Sebastian writes: Congratulations to Ezra Collective (Femi Koleoso, TJ Koleoso, Ife Ogunjobi, James Mollison and Joe Armon-Jones) for bringing to an end one of the longest waits in British music…all of thirty-one years…
The Mercury Prize was founded in 1992, and jazz groups have been nominated in most years, and have tended to be considered as a “token” presence. But last night, at the Eventim Apollo in Hammersmith was the first time a jazz group has actually won. Ezra Collective were given the prize for their second full album “Where I Want to Be” (Partisan).
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Here is the jury citation: “Virtuosity, community, listening to each other to work out where to go next… who knew that such seemingly old-fashioned values would come to the fore on the winning album of the 2023 Mercury Prize with FREENOW? It wasn’t easy to choose an overall winner from such an eclectic and exciting list, but ultimately the judges were unanimous: Ezra Collective, the London five-piece made up of Femi Koleoso on drums, TJ Koleoso on bass, Joe-Armon Jones on keys, James Mollison on saxophone and Ife Ogunjobi on trumpet are a living argument for putting the hours in, achieving musical brilliance, and tapping into a joyous spirit that ensures their album is as fun as it is impressive. The British jazz renaissance of the past decade has been one of the most significant developments in modern music. Now, ‘Where I’m Meant To Be’, with its touches of reggae, soul, Latin and Afrobeats, its call and response riffs and rhythmic intensity, is a landmark not only for jazz, but for contemporary music in general.”
“If a jazz band winning the Mercury prize doesn’t make you believe in God, nothing will,”(*) Femi Koleoso said last night. “We met in a youth club. This moment we’re celebrating right here is testimony to good, special people putting time and effort into [helping] young people to play music … let’s continue to support that,” he also expressed his appreciation for the decisive support the band themselves had received from Tomorrow’s Warriors and Kinetika Bloco.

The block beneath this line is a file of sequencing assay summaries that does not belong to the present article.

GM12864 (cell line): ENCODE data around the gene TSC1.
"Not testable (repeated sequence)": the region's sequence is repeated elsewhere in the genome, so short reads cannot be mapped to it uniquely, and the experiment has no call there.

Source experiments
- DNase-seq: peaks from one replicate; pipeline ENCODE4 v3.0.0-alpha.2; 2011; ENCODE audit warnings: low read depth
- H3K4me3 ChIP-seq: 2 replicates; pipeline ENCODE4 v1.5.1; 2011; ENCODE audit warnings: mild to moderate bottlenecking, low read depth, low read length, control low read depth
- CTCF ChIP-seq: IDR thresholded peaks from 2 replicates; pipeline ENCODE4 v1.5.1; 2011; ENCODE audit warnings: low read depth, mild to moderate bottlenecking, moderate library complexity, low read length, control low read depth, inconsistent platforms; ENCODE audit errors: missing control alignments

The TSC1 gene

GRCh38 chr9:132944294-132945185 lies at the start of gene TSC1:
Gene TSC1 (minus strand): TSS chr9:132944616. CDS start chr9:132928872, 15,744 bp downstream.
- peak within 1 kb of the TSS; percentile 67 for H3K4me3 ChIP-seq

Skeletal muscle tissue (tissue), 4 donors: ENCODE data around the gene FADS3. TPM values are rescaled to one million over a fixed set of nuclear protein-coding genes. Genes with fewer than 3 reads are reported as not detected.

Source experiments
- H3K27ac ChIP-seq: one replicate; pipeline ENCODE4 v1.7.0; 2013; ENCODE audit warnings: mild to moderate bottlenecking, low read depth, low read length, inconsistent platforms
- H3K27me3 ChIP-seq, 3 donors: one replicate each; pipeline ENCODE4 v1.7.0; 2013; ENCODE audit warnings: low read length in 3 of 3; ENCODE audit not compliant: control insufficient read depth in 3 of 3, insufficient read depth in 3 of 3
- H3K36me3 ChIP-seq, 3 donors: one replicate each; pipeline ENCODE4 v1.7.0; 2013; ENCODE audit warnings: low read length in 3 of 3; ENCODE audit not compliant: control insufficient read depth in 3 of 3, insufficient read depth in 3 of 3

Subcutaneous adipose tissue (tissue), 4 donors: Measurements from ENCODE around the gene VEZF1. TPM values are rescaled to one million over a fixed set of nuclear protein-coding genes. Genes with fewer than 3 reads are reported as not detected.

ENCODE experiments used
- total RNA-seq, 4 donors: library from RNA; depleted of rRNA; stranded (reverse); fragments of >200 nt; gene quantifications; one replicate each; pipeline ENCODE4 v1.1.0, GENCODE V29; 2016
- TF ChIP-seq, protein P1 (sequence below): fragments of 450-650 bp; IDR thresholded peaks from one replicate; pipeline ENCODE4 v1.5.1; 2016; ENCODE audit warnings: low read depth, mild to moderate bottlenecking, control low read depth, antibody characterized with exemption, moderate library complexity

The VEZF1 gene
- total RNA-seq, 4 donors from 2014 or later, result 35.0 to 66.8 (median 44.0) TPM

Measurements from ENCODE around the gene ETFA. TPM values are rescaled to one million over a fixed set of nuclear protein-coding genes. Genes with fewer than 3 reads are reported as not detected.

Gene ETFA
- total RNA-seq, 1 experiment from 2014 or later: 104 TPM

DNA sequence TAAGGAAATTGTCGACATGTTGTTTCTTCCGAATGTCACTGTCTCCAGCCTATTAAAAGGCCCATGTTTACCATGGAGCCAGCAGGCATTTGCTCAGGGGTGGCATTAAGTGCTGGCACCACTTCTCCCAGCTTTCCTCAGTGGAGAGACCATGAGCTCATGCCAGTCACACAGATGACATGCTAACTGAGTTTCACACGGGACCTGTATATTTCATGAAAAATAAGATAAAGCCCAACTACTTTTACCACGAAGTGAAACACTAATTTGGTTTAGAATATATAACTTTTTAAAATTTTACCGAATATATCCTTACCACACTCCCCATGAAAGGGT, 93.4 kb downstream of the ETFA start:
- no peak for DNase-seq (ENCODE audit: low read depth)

Quoting from Dan Bergsagel’s 2019 review of the band live at Poisson Rouge in NYC (link to our coverage below):
“The tenor and trumpet led out on stage, together a call to arms, and the rest of the Ezra Collective bounded on soon after – the crowd ready to bound along, too. It was the start of the evening’s journey, closely curated by the collective on the way, from Kenny Dorham to Sun Ra, via Skepta and Kendrick Lamar.
A blistering “Space is the Place” is a euphoric marker, with a power sax intro and free-wheeling bass backing. We had dub Red Wine and a necessary afro beat encore, always with time in a set for slower moments with variation in mood – a lone trumpet leading in People in Trouble with a ponderous well-structured solo. But what makes Ezra Collective stand out is the way they play together: when they nail a post-drum-solo drop, or when they all dump their instruments and gather in to crowd and dance around Armon-Jones‘s keys.
There is plenty of old pal love on display and a brotherly bond, but the core of the band is in the understanding between the organ vamp and Femi Koleoso‘s shockingly crisp rhythms. The way Koleoso waves the horns out of his way so he can get a clear view of Armon-Jones feels like it reveals so much. With TJ Koleoso‘s bass involved too there’s a real power groove borne in this axis of stares.
It might be the camaraderie, the feeling of being part of a bigger social music movement, or just the big sound, but it feels like Ezra Collective are now at the front of a young London’s answer to Kamasi Washington’s West Coast Get Down. It’s still eclectic and epic, but this version is fun and honest and real. Less pageantry, and not so bloody serious.“
(*) quoted from the Guardian’s news piece and report.